Sunday 29th July 2012 Toysa, Finland
Well we are now on our way heading north-west towards the Ferry crossing to Sweden from Vaasa, Finland. We have booked our journey for Tuesday morning 8.00 am.
It's been busy and I haven't had much time to write up our blog so I will try and fill in the last week or so's activities and impressions the best I can.
After Latvia we travelled up to the coast of Estonia and decided to catch the ferry to the large island of Saare and at 11 Euros for the crossing we thought it might be a change of scenery.
We drove straight across the island to Kuressaare, a well known holiday town with lots of wooden buildings and a small castle, we arrived late in the day and found a small campsite close to town. The next morning we rode our bikes into town to see the sights., it was relatively quiet and we found our way to the very old castle that is the highlight of the town. It wasn't open yet so we went for a short ride to the marina and had a look at the coast. We enjoyed looking through the castle, it had a museum set up that displayed not only the ancient history of the castle but also the Tzarist period and communist era. We found it very interesting, but after we had a coffee we decided we had better move on. After leaving Kuressaare we visited the meteorite crater at Kaali, the windmills of Angla and the cliffs of Panga. We found a lovely secluded beachside spot to stay for a night and woke up to the peaceful sight of the Baltic sea.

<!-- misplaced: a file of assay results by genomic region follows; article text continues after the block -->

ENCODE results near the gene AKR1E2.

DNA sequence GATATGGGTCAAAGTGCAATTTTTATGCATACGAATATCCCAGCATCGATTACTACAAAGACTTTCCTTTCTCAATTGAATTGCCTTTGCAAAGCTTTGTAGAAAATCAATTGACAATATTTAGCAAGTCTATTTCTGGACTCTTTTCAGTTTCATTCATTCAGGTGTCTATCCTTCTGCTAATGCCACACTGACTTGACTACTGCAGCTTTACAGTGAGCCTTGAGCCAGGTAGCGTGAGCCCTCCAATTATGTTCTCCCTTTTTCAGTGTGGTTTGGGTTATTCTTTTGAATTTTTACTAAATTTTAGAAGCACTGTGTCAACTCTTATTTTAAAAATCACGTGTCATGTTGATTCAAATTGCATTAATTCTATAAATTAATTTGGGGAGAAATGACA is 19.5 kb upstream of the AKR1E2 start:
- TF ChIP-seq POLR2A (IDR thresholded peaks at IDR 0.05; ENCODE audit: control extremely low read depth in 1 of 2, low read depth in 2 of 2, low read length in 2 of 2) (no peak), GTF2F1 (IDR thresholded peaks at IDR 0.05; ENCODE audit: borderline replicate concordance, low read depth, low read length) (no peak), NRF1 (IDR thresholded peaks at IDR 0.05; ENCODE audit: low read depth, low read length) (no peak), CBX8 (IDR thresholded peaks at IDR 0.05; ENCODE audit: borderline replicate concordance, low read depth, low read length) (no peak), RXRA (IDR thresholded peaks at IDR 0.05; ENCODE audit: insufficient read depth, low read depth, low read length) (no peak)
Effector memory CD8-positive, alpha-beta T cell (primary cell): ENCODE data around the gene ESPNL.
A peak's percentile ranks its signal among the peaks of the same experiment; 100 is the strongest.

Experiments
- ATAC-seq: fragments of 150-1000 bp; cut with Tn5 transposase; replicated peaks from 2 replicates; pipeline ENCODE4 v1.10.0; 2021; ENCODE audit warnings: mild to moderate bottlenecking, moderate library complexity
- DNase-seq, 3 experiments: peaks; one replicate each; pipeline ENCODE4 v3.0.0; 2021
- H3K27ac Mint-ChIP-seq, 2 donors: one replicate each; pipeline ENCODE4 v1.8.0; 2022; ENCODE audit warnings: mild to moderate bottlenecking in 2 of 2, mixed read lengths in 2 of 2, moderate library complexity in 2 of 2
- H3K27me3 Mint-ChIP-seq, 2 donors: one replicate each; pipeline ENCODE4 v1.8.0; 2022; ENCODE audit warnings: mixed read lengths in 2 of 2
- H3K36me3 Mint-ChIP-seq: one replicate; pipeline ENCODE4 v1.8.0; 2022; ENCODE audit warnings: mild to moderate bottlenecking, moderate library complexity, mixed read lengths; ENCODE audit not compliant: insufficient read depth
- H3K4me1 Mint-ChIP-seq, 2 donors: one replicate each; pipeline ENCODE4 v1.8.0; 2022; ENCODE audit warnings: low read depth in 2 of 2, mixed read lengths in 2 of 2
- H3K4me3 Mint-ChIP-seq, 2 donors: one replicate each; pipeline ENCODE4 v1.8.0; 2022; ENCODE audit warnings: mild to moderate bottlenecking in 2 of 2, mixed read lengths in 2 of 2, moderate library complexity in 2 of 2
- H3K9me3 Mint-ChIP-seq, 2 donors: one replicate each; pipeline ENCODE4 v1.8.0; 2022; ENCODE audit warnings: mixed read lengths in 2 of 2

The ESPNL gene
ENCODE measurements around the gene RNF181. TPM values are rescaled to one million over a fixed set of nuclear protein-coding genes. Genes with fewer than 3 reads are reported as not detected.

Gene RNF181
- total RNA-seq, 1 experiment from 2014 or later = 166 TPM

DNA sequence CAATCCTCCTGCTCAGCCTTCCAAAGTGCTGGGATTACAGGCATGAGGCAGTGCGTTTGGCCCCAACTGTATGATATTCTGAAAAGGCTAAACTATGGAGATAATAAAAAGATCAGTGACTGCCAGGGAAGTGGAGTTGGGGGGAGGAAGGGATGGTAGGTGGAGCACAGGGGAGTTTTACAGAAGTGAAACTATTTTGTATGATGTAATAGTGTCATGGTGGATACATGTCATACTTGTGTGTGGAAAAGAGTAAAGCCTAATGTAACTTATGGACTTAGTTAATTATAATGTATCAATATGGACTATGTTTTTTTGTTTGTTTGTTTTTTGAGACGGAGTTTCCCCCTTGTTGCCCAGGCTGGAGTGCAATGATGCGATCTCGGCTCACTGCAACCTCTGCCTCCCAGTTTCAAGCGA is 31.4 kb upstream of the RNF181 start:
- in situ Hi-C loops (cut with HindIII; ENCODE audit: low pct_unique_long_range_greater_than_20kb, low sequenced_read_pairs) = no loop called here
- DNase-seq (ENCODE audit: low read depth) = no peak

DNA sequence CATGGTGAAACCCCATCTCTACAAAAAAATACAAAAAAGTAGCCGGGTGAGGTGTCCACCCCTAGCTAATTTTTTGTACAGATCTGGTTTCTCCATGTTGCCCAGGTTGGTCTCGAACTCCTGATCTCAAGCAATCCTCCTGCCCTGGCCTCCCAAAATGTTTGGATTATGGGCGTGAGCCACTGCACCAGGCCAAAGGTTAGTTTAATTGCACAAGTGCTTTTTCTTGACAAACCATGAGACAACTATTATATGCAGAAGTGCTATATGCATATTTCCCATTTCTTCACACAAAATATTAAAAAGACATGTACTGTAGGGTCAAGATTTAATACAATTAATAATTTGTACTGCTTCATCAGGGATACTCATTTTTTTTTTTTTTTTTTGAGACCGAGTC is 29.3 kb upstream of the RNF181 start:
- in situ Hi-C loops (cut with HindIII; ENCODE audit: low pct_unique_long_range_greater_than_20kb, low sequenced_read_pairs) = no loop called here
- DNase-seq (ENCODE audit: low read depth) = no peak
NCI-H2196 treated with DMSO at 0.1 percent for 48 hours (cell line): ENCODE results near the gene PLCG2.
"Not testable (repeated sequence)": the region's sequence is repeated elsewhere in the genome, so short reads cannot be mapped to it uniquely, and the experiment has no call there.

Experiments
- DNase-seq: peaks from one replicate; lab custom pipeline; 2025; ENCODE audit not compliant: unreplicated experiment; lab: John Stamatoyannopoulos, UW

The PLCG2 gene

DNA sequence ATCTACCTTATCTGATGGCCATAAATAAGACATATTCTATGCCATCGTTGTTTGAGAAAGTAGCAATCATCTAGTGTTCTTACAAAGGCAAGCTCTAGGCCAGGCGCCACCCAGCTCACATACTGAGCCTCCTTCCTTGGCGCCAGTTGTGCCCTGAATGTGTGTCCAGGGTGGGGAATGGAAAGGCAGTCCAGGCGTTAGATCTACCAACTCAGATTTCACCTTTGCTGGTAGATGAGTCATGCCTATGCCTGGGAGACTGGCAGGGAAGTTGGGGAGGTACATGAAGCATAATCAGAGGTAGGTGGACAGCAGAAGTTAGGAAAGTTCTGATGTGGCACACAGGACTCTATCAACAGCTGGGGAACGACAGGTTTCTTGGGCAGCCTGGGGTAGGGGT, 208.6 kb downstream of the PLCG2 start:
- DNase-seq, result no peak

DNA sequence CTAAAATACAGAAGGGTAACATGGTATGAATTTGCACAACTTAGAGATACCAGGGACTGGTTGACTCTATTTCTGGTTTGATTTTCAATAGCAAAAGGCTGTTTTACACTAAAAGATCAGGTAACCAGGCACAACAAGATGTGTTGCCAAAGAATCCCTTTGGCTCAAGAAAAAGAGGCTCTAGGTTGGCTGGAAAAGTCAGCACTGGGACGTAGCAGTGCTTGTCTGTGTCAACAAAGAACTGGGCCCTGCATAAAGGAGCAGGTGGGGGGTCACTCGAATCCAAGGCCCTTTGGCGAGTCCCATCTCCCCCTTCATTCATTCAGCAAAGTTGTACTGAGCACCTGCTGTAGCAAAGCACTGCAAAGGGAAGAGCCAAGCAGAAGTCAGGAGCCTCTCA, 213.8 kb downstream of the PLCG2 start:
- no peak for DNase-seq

We now had to drive to Tallin as we had booked our ferry crossing to Helsinki and this gave us one day to see the sights of Tallin. We found the city campground behind some office/commercial buildings, again it looked like they decided to use the carpark of these commercial buildings, but as we were only there to see the city and then catch the ferry it was the most convenient place to stay. (they also had free wifi, a bonus for us) We again took to our bikes to visit the town, Tallin has some good bike ways but they sometimes disappear and you are left with a choice of riding on the busy road with all the cars and trucks or riding down the narrow walkway and having to stop and start for the pedestrians. Still we have found it a mostly easy place to get around and we had a nice time wandering the streets and looking at the sights. We did decide to have lunch at a really nice African restaurant and sat on the roof enjoying the views to the harbor and the sunshine. The food was really good with enough spice in it to satisfy our need for a little something with some zing.
We had to catch the ferry early and so we decided the last night in Tallin would be spent in a carpark near the ferry terminal, so fortunately we were able to leave the campground late in the day, do some shopping and move to the carpark when things in town were quietening down. Luckily for us this was a peaceful carpark and after having dinner, watching some TV we had a good night's sleep ready to cross the Baltic sea first thing.
We arrive in Helsinki and drove off the ferry quite near to the centre of town. As in most cities, the roads aren't always straightforward and as we were planning to go west, it seemed east we must head. We needed to get onto the city ring road and unfortunately missed the turn off, but just as well our trusty Tom Tom succeeded in rerouting us in the right direction. Our plan for that night was Hanko, the most southerly tip of mainland Finland and a nice seaside resort town.